Etymology
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wryneck (n.)

1580s, from wry + neck (n.). The bird so called from the singular manner in which is can twist the neck.

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wunderkind (n.)

child prodigy (especially in music), 1883 in English (earlier as a German word in German contexts), from German Wunderkind, literally "wonder-child." For first element see wonder (n.). Second is German Kind "child" (see kind (n.)).

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Wurlitzer (n.)

type of musical instrument (originally a player piano popular in silent movie theaters, later a type of jukebox), 1925, named for The Wurlitzer Company, founded near Cincinnati, Ohio, 1856 by Rudolph Wurlitzer (1831-1914), Saxon immigrant to U.S. An importer at first, he started production of pianos in 1880; coin-operated pianos in 1896.

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wurst (n.)

German sausage, 1855, from German Wurst, from Old High German wurst "sausage," probably etymologically "mixture," from Proto-Germanic *wursti-, from PIE *wers- (1) "to confuse, mix up" (see war (n.)).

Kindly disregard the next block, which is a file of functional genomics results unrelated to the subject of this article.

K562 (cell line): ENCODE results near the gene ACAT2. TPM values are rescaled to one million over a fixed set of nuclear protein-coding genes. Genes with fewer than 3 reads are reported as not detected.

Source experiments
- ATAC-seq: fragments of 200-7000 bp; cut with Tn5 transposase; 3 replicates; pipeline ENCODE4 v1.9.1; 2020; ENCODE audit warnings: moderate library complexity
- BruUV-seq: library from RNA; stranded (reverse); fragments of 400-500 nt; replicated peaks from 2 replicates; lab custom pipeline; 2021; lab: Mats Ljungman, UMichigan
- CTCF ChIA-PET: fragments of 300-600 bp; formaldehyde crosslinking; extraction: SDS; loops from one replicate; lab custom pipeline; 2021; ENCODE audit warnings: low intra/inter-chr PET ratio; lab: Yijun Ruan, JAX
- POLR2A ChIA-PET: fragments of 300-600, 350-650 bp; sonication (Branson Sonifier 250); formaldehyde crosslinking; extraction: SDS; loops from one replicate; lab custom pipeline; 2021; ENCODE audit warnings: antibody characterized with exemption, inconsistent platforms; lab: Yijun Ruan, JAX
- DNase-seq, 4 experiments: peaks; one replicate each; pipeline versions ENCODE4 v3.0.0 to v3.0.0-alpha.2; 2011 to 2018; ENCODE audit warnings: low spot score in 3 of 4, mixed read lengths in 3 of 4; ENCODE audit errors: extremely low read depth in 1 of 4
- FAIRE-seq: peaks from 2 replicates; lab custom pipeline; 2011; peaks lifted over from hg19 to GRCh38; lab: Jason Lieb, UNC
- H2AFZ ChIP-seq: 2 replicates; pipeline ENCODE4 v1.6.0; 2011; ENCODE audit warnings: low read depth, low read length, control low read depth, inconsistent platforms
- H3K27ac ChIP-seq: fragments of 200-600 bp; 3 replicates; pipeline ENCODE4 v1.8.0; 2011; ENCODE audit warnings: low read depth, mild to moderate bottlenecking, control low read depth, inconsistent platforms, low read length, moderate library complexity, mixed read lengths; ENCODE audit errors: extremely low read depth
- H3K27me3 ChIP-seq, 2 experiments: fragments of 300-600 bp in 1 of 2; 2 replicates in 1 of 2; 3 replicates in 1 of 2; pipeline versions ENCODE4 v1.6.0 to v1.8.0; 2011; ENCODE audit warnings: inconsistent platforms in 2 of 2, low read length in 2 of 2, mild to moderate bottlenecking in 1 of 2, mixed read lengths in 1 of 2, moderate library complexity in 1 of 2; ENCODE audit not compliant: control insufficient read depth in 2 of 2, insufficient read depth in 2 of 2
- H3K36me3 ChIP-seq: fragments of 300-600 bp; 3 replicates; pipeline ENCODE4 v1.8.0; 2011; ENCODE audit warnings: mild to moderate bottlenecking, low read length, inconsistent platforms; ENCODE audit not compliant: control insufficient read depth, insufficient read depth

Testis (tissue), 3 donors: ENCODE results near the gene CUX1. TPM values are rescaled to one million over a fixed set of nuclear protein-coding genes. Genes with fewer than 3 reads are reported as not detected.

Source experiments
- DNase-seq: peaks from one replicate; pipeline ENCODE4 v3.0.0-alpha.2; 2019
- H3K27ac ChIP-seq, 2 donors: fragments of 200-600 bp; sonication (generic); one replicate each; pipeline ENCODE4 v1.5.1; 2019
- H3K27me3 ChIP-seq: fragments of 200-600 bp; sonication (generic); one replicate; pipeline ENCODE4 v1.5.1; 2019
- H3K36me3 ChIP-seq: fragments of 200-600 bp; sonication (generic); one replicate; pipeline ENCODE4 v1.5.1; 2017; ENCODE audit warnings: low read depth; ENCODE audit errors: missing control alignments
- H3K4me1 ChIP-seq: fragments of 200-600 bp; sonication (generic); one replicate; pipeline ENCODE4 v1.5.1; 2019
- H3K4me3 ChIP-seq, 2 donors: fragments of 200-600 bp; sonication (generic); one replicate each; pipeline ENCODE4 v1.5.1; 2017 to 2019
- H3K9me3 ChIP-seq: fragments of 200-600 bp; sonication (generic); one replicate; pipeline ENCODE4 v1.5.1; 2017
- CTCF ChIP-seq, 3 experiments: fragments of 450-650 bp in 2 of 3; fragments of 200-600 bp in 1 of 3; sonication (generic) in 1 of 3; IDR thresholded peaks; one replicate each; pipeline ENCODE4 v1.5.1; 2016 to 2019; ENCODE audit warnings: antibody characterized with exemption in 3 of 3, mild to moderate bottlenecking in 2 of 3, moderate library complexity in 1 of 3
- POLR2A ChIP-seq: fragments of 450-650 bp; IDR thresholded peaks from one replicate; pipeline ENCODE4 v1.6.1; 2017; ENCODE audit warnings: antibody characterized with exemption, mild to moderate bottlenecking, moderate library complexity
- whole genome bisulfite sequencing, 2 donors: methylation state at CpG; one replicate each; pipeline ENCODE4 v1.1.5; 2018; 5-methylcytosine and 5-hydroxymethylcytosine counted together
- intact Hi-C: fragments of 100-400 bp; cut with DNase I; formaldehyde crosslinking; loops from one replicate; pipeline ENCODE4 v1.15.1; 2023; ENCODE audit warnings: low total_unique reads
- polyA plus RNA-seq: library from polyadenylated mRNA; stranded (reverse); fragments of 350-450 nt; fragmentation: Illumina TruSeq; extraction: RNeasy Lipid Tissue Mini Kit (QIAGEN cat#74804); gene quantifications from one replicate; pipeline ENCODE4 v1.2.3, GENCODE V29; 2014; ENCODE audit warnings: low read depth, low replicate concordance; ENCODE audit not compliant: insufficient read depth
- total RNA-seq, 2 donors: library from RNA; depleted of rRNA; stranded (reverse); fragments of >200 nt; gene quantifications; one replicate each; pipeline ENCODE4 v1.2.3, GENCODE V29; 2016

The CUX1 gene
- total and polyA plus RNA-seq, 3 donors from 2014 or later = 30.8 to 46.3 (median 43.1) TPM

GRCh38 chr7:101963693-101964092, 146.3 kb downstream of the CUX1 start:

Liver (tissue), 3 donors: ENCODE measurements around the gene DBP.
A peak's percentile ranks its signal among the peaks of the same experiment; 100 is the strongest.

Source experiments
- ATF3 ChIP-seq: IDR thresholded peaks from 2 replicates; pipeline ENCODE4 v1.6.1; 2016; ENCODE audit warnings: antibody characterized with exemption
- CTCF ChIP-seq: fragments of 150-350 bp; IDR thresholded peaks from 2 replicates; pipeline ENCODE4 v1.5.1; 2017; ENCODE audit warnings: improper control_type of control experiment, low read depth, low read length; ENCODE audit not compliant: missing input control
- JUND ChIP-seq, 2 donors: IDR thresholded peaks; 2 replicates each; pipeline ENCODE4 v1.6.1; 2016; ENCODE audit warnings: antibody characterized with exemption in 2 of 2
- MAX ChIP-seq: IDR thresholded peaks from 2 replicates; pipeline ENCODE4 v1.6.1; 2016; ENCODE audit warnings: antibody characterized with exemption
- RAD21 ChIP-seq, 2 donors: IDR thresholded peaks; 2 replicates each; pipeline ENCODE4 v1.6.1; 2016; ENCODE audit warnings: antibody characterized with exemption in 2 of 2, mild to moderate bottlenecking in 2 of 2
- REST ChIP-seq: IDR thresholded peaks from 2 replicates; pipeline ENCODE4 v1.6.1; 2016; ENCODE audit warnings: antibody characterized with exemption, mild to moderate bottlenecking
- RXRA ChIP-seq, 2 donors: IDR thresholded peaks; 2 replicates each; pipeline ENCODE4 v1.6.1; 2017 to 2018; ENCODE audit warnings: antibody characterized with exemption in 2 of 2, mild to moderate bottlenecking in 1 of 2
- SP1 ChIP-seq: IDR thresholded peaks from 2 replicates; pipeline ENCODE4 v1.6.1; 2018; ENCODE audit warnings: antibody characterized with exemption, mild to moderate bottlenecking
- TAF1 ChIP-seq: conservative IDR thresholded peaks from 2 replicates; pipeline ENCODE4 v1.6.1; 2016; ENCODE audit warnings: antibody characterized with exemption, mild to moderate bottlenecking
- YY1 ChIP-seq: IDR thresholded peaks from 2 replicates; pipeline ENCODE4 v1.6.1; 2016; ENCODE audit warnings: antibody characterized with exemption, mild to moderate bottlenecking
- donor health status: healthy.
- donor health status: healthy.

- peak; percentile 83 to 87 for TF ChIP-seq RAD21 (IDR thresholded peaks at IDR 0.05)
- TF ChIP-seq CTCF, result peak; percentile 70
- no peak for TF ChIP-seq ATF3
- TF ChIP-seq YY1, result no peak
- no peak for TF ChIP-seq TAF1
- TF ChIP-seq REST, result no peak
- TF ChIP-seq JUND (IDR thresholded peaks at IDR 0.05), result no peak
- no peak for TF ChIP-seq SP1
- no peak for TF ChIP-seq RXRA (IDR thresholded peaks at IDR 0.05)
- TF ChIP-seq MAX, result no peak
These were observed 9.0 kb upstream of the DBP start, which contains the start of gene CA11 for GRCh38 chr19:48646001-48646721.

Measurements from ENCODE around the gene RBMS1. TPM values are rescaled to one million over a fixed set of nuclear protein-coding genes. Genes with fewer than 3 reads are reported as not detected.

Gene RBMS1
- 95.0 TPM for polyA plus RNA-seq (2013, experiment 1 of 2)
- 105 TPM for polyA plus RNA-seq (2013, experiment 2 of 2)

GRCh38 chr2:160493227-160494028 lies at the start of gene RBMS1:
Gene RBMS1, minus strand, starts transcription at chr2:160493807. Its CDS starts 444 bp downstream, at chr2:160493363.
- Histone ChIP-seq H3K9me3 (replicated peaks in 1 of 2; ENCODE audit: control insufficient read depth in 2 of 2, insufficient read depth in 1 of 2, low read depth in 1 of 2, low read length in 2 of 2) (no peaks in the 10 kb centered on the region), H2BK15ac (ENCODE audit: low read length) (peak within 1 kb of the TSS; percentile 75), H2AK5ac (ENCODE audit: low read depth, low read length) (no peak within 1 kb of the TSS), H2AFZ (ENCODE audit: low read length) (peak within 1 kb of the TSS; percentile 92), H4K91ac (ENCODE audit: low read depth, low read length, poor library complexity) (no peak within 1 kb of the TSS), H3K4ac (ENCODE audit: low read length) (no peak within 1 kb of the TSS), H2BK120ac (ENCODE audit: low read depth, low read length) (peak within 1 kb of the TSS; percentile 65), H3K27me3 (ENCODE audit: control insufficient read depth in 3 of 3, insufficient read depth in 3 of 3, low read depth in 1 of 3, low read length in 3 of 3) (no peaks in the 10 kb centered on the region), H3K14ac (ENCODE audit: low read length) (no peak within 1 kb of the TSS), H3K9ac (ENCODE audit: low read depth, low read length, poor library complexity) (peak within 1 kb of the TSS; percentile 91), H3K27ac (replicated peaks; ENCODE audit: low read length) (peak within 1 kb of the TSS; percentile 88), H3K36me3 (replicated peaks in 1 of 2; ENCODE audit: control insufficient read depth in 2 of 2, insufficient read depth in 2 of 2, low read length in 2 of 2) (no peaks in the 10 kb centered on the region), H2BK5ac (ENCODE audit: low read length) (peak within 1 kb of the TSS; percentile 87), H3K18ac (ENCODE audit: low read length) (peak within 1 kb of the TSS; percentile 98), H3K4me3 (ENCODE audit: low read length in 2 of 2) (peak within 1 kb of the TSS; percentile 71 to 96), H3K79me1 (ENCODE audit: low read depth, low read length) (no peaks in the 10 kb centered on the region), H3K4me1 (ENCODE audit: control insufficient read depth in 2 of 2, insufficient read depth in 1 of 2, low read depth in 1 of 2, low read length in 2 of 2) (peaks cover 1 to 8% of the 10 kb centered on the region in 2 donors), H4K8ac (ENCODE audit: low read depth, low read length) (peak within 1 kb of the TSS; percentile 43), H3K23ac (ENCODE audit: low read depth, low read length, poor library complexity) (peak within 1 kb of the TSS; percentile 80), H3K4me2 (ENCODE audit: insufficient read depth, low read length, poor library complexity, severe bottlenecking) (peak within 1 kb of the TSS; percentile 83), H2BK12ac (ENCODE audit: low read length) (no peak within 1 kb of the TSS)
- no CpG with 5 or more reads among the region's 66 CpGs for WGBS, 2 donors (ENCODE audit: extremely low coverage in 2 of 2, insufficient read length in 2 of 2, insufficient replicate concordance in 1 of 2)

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wuss (n.)

1982, abbreviated from wussy.

Mike Damone: "You are a wuss: part wimp, and part pussy"
["Fast Times at Ridgemont High" script, 1982]
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wussy (n.)

1960s, probably an alteration of pussy (n.2). DAS suggests shortened from hypothetical pussy-wussy, reduplicated form of pussy (n.1).

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wuthering (adj.)

"making a sullen roar" (as the wind does), Northern England dialectal variant of Scottish and dialectal whithering "rushing, whizzing, blustering," from a verb whither (late 14c.) which was used in reference to gusts of wind and coughing fits, from Old Norse *hviðra (related to Norwegian kvidra "to go quickly to and fro," Old English hwiþa "air, breeze").

Wuthering Heights is the name of Mr. Heathcliff's dwelling. 'Wuthering' being a significant provincial adjective, descriptive of the atmospheric tumult to which its station is exposed, in stormy weather. [Emily Brontë, "Wuthering Heights," 1847]

Charlotte also used forms of the word in her novels.

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wyandotte (n.)

type of hen, 1884, from Wyandot, name of an Iroquoian people (1749) and their language, from French Ouendat, perhaps from Huron wendat "forest" or yandata "village," or from the people's self-designation wedat, which is perhaps a shortening of a longer form akin to Mohawk skawe:nat "one language."

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